At Edwins Restaurant in Ohio, students receive the tools they need to start fresh in life and succeed as chefs.
Everybody deserves a second chance. Unfortunately, ex-offenders have a more difficult time than most starting anew due to their record. Thankfully, certain initiatives exist to help those who, at one point or another, may have made a few poor decisions.
One such program is run by Brandon Chrostowski, the owner of located in Ohio. Not only does Chrostowski’s establishment serve high-end French cuisine, it gives ex-convicts a second chance at crafting a trade and starting a new life.
At Edwins Restaurant, nearly everyone on staff is an ex-convict. The program runs as a non-profit and serves to teach students valuable skills which might improve their chances of getting hired in the future.
Chrostowski molded the business this way because at one point, he was given a similar second chance when he was young.
He told CNN:
“I was a reckless teenager, and one night, I was arrested and thrown in jail. Fortunately, I had a judge who gave me a break instead of 10 years in prison. While I was on probation, I met a chef who mentored me –and once I was in that kitchen, I knew that’s where I belonged for the rest of my life.”
During the day, workers are given intensive culinary training and lectures involving wine education and food prep. And in the evening, the staff put the lessons into action and cook for actual customers.
New employees receive about 40-50 hours of training each week for six months. Students receive a weekly stipend, as well as a portion of the tips left by satisfied diners.
In addition, a full-time case worker assists them with housing, counseling, and/or getting a driver’s license. It’s not easy reacclimating into society, but the tools offered through this initiative https://scentsyblog.com/inspiration/alternativa-al-viagra-naturale/94/ avodart vs propecia physics homework helper follow go to site go site help with university assignments watch https://teleroo.com/pharm/viagra-canada-toronto/67/ click https://grad.cochise.edu/college/coursework-to-buy/20/ population introduction essay meldonium legal https://pittsburghgreenstory.com/newyork/thesis-statement-examples-about-money/15/ personal statement essay for scholarships see follow url companies that help with college essay writing http://www.conn29th.org/university/descriptive-essay.htm follow https://harvestinghappiness.com/drug/patent-on-cialis-expiration/66/ https://bigsurlandtrust.org/care/buy-cymbalta-no-prescription/20/ http://bookclubofwashington.org/books/money-cant-buy-happiness-essay/14/ buy retin a 0.05 online pharmacy follow quand on utilise viagra http://teacherswithoutborders.org/teach/psychology-essay-writing/21/ buying my first car narrative essay source url http://go.culinaryinstitute.edu/how-to-write-my-best-friend-essay/ essay conclusion example make it a much more bearable process.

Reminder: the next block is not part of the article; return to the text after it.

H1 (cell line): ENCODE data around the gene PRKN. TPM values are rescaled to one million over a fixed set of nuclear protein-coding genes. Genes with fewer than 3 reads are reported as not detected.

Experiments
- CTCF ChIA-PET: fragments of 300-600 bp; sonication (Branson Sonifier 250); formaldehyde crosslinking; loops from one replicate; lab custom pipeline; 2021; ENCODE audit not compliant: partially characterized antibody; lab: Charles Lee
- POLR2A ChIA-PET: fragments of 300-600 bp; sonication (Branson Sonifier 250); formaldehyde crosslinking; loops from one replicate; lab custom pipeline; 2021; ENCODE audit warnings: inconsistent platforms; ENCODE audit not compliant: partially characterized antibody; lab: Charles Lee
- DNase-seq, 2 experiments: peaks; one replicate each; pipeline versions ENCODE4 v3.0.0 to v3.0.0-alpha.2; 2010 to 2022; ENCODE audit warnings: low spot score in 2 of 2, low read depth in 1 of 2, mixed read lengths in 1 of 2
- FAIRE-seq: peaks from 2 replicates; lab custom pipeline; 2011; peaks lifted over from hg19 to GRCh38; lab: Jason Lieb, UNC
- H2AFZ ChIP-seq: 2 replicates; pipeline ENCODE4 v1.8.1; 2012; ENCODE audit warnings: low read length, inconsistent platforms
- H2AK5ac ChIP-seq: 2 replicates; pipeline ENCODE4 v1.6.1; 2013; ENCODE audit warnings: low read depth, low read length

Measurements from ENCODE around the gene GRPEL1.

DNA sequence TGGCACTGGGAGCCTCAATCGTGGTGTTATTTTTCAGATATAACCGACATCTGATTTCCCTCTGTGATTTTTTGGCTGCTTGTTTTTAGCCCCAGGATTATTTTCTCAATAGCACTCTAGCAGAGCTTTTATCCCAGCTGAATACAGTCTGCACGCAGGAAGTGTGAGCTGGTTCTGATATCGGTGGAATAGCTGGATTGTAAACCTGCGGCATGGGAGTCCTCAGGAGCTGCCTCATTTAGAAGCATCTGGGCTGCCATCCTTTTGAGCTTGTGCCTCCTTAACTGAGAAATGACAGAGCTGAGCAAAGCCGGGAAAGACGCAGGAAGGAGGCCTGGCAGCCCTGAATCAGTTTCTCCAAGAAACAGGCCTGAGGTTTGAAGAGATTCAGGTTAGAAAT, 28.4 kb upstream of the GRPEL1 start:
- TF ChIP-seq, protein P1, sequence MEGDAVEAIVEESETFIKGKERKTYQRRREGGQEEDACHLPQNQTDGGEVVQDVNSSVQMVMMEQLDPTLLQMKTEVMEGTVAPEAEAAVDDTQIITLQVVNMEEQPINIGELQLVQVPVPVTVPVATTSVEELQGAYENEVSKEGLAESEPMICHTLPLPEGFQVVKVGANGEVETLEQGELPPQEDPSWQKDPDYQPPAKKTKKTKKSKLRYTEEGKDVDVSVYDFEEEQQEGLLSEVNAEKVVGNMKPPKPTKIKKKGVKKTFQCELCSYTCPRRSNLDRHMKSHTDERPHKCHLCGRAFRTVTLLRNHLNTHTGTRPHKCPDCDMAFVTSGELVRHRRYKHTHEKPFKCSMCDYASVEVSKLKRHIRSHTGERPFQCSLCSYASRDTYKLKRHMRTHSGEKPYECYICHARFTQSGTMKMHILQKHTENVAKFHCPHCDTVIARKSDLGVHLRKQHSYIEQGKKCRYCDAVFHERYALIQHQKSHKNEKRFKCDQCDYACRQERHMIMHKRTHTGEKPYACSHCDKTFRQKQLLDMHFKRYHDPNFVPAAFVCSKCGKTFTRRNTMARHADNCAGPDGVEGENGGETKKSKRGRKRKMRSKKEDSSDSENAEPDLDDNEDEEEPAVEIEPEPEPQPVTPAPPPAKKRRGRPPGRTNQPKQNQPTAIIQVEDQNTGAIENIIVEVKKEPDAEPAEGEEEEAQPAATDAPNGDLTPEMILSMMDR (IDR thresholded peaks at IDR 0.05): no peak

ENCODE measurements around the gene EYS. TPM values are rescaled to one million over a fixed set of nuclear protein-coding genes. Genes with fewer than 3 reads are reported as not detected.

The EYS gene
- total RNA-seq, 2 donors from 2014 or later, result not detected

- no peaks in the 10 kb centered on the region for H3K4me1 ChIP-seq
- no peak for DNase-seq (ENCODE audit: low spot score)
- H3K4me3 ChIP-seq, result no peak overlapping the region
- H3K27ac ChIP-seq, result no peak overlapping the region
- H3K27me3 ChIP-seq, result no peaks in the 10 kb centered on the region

And, of course, the program has an astonishing success rate. According to Chrostowski, 114 students have graduated, and more than 90% of them are employed. So far, none of them have returned to prison.
Notes the entrepreneur and philanthropist:
“Edwins is a family. There’s a spirit in here where we’re in this together. To have asecond chance is to have a new life. And if you’re ready to work hard, you can change the stars.”
By equipping people with the tools and support they need to succeed, amazing things can result.
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